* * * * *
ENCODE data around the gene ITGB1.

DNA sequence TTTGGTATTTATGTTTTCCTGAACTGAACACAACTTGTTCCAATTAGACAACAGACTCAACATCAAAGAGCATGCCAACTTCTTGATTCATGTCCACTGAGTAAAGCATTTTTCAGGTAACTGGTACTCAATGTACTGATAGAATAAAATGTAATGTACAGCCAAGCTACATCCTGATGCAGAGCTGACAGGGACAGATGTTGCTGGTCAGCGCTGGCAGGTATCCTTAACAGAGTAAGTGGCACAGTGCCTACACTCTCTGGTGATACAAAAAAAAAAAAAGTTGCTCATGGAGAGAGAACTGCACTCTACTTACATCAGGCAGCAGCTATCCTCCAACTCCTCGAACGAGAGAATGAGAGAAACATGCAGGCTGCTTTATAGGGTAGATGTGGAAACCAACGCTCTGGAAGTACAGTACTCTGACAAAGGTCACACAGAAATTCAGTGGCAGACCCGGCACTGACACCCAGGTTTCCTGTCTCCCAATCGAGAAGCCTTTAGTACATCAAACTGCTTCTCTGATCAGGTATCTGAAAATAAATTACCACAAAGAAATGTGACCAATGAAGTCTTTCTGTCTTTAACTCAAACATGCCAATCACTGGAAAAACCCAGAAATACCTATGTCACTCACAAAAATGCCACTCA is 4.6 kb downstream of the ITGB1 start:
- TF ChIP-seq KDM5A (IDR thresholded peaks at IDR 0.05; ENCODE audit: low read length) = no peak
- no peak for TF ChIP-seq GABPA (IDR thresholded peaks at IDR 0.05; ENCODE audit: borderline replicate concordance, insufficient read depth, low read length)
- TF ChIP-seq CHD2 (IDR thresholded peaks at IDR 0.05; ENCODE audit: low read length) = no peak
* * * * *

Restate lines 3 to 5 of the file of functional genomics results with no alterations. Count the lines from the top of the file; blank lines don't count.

- TF ChIP-seq KDM5A (IDR thresholded peaks at IDR 0.05; ENCODE audit: low read length) = no peak
- no peak for TF ChIP-seq GABPA (IDR thresholded peaks at IDR 0.05; ENCODE audit: borderline replicate concordance, insufficient read depth, low read length)
- TF ChIP-seq CHD2 (IDR thresholded peaks at IDR 0.05; ENCODE audit: low read length) = no peak